Employee Morale and Motivation

CoolAvenues Newswire | February 14,2014 12:58 pm IST

George Bernard Shaw once said "Set me anything to do as a task, and it is inconceivable the desire I have to do something else." This perhaps is the basic instinct in the human individual, the instinct of consciously or unconsciously deviating from the main job at hand.

So the fundamental problem facing employers is how to keep the employee morale high and motivating them enough to not only do their job but to also do it in such a way so as to benefit the company to the fullest.

Employee's morale:

Professor John F.Mee in his book "Personnel Handbook" has observed, "Good employee morale is the mental attitude of the individual, or of the group, which enables the employee to realize that the maximum satisfaction of his drivers coincides with the fulfillment of the objectives of the company. In other words, the employee identifies his objectives with those of the company, not merely subordinates his own desires to that of the company."

Simply put, therefore, employee morale is an attitude of mind or a state of mind of the employee, which has an impact on the individual and the company goals and purposes. Feelings, emotions and motives combine to provide certain attitude and behavior on the part of the individual, which in turn represents the employee morale.

Importance of employee morale:

If an employee has "Low Morale", it means that he has many frustrations or deep frustrations within him. This in turn means that his ability and desire to perform are both low and as such the company will not be able to get maximum benefit out of him and that employee tends to become a burden or a liability to the company.

On the other hand, if an employee has "High Morale" it means that he has lesser frustrations of that he is happy with the atmosphere hi is working in. This in turn results in his working more efficiently and thus the company gets some benefit out of him. Thus this type of an employee rather than being a burden to the company becomes an asset.


So the is where motivation comes into the picture. Motivation may be defined according to A.Maslow, as "The processes that account for an individual's intensity, direction and persistence of effort towards attaining a goal."

Motivating a person who already has a high morale is easy but the main question is how do you motivate someone who has a low or very low morale?


Over the years many techniques and programs have been put forward. Some of them have been discussed below:

1. Management By Objectives

2. Employee Recognition Programs
3. Employee Involvement Programs
4. Variable Pay Programs
5. Skill Based Pay Plans
6. Flexible Benefits


Let us take a brief study of each of these individual techniques or programs one by one:

1. Management By Objectives:

Management by objectives or MBO as it is known, as is a program that encompasses specific goals, participatively set, for an explicit time period, with feedback on goal progress.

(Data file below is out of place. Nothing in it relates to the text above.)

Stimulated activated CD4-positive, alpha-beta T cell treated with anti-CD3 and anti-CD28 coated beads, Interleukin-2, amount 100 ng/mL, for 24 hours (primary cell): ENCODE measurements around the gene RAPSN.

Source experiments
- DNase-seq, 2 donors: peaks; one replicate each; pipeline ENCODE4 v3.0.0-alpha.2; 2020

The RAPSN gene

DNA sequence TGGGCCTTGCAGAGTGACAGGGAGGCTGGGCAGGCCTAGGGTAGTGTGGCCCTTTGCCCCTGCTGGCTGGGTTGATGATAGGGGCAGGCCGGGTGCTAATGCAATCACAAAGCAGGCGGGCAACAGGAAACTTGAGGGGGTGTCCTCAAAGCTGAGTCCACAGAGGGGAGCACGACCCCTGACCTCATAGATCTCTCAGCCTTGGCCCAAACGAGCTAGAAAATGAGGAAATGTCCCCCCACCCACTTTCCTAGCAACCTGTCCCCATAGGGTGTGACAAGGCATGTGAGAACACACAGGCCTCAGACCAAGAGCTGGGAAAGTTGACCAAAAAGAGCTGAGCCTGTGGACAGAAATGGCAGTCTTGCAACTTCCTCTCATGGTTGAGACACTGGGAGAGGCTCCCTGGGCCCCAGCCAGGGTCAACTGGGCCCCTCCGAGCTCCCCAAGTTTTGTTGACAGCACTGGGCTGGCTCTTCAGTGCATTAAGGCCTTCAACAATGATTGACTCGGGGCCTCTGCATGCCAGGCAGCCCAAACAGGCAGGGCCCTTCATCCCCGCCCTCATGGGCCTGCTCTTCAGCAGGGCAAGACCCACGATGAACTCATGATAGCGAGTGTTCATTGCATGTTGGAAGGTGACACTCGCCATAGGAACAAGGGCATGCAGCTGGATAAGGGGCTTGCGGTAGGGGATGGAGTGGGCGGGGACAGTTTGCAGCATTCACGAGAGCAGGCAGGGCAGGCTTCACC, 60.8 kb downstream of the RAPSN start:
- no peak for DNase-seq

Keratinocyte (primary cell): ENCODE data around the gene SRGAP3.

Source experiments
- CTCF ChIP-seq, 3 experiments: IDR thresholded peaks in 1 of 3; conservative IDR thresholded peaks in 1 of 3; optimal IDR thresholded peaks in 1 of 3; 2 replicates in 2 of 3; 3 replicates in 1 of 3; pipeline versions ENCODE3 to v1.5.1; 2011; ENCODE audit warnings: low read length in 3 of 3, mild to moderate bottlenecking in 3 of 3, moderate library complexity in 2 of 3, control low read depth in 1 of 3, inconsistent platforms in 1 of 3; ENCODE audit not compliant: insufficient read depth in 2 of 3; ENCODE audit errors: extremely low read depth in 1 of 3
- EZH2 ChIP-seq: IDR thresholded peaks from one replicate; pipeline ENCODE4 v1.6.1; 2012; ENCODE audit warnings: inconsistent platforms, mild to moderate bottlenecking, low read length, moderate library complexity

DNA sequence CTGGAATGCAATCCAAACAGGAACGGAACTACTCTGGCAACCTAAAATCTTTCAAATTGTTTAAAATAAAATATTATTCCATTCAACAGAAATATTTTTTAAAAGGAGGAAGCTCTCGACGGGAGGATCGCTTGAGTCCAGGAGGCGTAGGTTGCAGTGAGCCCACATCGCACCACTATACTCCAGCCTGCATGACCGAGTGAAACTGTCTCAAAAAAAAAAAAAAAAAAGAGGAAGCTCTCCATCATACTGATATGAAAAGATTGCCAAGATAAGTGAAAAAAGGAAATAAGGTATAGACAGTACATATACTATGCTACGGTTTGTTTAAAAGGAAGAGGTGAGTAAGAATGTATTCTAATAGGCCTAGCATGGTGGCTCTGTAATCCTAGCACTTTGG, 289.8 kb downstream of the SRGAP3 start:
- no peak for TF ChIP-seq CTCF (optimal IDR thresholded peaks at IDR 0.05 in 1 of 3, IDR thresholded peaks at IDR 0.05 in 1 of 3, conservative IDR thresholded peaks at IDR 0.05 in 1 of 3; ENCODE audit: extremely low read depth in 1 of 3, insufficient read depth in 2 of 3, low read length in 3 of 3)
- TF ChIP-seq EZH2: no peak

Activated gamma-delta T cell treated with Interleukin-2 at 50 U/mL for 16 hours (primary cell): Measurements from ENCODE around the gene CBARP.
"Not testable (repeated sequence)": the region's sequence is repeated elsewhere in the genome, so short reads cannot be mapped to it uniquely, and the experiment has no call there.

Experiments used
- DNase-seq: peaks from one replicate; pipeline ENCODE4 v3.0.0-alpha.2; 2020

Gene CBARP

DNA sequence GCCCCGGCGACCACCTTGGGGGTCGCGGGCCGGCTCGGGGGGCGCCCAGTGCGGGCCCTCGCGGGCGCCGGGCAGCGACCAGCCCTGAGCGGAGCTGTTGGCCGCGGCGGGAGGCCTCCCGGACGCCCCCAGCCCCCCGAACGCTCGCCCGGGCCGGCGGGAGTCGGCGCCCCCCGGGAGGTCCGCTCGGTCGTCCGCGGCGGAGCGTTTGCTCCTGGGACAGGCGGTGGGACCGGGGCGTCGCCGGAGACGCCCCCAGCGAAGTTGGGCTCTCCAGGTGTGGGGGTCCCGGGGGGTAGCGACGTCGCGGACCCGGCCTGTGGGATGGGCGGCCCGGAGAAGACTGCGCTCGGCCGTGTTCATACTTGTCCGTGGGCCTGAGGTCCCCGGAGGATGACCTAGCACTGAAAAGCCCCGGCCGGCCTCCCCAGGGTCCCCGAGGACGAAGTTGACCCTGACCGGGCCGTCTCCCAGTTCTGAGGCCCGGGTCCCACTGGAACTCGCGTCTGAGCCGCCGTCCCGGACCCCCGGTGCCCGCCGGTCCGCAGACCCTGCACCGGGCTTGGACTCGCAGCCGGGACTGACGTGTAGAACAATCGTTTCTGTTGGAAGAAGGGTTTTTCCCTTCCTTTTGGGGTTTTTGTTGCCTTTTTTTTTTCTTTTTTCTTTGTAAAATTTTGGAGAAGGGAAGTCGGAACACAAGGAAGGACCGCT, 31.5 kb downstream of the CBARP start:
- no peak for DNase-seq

The concept of MBO is not a new idea. In fact, it was originally conceived about 50 years ago as a means of using goals to motivate people rather than to control them. The basic appeal of an MBO program lies in its emphasis on converting overall organizational objectives into specific objectives for organizational units and individual members.

Thus the basic factors constituting MBO are: 

Goal Specification: The objectives must be concise statements of expected accomplishments like cutting departmental costs by 7%, etc…
Participate Decision-Making: The manager and the employee jointly choose the goals and agree on how they will be measured.
Explicit Time Period: Each objective has to have a specific time period in which it is to be completed like say 6 months, etc…
Performance Feedback: MBO seeks to give continuos feedback and progress towards goals.

2. Employee recognition programme:

In today's world, organizations are increasingly realising that recognition can be a potent motivation.

An Employee Recognition Program or ERP serve the fundamental purpose by paying attention to what the employees are doing and giving the credit to them where it is due. ERP may take numerous forms but the best ones use multiple sources and recognize both group and individual achievements.

ERPs may include, at the individual level, things like "Best Employee of the Month" Award, recognition for such categories like risk-taking, innovation, cost cutting and overall customer services. On the other hand, at the departmental level, recognition takes the form of team or department T-shirts, coffee mugs, banners or pictures, etc…

3. Employee Involvement Programs:

Employee Involvement is basically a participative process that uses the entire capacity of employees and is designed to encourage increased commitment to the organization's success. The underlying logic is that by involving workers in these decisions that affect them and by increasing their autonomy and control over their work lives, employees will become more motivated, more committed to the organisation, more productive, and more satisfied with their jobs. The four forms of EIP are:

Participative Management: A process by which subordinates share a significant degree of decision making power with their immediate supervisors.
Representative Participation: Workers participate in organization decision making through a small group of representative employees.
Quality Circle: A work group of employees who meet regularly to discuss quality problems, investigate causes, recommend solutions and take corrective actions.
Employee Stock Ownership Plans: A company established benefit plan in which employees acquire stock as part of their benefits.


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